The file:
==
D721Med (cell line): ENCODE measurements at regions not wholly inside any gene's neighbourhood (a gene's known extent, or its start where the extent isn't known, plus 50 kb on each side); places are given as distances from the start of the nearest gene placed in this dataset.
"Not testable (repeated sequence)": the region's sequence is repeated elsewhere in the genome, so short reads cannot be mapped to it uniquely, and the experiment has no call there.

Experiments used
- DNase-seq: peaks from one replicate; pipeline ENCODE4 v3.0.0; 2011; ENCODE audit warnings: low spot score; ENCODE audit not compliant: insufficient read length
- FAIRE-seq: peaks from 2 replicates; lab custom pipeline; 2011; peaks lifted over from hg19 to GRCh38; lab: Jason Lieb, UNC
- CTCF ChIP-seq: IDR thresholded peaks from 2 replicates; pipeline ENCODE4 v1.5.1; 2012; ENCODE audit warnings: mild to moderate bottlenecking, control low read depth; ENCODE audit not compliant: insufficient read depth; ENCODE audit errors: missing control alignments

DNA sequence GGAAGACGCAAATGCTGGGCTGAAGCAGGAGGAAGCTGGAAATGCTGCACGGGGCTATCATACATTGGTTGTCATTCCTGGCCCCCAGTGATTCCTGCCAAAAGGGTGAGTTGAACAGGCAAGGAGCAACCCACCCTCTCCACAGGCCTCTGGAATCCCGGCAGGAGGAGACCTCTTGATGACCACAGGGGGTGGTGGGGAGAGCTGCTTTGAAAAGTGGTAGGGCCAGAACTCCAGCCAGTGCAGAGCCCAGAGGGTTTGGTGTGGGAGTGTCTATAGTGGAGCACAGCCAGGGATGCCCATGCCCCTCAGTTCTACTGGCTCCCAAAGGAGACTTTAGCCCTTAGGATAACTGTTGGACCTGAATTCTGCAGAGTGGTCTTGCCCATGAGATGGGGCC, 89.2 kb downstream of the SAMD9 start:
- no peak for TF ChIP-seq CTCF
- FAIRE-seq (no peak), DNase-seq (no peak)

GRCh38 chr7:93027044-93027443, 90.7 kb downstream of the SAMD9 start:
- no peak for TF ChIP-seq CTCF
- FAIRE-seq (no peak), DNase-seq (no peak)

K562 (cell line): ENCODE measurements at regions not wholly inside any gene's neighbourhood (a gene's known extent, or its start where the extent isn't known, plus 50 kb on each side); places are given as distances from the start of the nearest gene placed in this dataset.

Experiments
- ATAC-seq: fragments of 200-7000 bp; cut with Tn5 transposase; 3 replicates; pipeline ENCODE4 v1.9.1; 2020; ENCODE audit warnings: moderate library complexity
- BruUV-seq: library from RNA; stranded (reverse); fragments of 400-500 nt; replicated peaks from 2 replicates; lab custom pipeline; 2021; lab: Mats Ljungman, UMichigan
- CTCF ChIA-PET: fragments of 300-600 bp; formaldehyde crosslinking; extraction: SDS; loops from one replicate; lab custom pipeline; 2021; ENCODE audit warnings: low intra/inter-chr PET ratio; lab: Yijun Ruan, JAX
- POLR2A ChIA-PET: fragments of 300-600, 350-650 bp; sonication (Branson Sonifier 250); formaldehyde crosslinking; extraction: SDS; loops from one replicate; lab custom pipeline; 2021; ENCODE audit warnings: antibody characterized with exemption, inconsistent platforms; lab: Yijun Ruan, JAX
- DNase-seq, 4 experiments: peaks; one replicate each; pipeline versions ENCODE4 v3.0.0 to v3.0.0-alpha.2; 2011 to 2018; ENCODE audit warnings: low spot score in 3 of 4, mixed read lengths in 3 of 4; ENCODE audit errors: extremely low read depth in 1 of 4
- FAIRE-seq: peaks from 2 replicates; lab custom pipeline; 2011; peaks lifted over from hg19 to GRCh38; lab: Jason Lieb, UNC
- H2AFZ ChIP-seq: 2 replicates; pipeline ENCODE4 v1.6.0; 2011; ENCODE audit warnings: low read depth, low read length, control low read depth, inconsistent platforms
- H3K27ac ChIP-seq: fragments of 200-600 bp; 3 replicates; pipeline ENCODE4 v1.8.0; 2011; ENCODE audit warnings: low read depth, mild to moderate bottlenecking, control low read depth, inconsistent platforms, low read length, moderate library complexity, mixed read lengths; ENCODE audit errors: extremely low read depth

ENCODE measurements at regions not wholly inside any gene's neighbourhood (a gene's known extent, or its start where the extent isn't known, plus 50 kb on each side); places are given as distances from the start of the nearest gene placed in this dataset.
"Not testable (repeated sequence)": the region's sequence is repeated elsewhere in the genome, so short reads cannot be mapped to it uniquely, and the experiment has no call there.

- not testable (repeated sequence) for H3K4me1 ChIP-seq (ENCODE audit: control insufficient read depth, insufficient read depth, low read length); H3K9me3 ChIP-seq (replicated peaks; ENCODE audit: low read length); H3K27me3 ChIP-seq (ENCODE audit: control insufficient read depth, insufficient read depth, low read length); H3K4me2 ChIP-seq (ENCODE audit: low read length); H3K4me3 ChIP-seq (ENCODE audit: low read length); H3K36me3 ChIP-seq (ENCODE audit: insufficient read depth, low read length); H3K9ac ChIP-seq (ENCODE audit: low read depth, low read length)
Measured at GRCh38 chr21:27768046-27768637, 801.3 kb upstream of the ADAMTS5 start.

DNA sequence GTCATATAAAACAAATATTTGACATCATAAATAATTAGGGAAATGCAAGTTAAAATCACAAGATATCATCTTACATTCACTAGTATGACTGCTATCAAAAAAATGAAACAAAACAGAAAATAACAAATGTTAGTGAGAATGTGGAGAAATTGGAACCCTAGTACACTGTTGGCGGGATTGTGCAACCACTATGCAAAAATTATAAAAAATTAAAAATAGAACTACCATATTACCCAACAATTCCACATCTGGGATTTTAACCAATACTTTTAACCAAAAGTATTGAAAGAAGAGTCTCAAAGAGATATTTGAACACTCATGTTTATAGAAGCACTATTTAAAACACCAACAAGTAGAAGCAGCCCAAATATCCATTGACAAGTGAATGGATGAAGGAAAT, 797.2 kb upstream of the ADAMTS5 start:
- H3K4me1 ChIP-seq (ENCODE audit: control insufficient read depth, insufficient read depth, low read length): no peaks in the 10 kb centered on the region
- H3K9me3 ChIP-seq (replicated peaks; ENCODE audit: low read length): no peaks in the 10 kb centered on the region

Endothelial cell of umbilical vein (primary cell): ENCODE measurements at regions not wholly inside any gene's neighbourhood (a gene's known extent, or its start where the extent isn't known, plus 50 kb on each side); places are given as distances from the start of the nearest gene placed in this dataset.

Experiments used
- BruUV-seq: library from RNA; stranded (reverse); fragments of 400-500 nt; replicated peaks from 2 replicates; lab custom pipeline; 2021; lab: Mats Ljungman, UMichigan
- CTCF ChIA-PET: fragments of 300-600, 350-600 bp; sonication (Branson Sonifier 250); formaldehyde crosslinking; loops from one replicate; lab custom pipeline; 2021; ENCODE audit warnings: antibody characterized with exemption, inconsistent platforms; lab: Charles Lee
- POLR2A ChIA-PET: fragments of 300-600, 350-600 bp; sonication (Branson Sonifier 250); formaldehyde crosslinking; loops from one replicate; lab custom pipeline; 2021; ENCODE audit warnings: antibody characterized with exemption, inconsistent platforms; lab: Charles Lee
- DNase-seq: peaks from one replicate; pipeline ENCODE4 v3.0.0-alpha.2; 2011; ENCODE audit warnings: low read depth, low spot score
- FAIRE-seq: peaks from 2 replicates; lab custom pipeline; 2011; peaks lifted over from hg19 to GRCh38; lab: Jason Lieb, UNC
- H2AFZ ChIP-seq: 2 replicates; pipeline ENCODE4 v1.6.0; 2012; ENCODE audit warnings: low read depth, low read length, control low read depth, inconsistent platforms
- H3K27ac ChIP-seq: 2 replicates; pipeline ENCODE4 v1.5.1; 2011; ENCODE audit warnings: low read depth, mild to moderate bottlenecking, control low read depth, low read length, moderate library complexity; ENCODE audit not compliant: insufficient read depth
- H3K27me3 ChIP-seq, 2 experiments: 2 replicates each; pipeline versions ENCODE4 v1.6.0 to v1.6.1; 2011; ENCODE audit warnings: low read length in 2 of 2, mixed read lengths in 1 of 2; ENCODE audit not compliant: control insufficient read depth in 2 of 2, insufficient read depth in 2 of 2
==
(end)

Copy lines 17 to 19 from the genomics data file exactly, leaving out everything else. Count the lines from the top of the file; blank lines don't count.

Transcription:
- CTCF ChIA-PET: fragments of 300-600 bp; formaldehyde crosslinking; extraction: SDS; loops from one replicate; lab custom pipeline; 2021; ENCODE audit warnings: low intra/inter-chr PET ratio; lab: Yijun Ruan, JAX
- POLR2A ChIA-PET: fragments of 300-600, 350-650 bp; sonication (Branson Sonifier 250); formaldehyde crosslinking; extraction: SDS; loops from one replicate; lab custom pipeline; 2021; ENCODE audit warnings: antibody characterized with exemption, inconsistent platforms; lab: Yijun Ruan, JAX
- DNase-seq, 4 experiments: peaks; one replicate each; pipeline versions ENCODE4 v3.0.0 to v3.0.0-alpha.2; 2011 to 2018; ENCODE audit warnings: low spot score in 3 of 4, mixed read lengths in 3 of 4; ENCODE audit errors: extremely low read depth in 1 of 4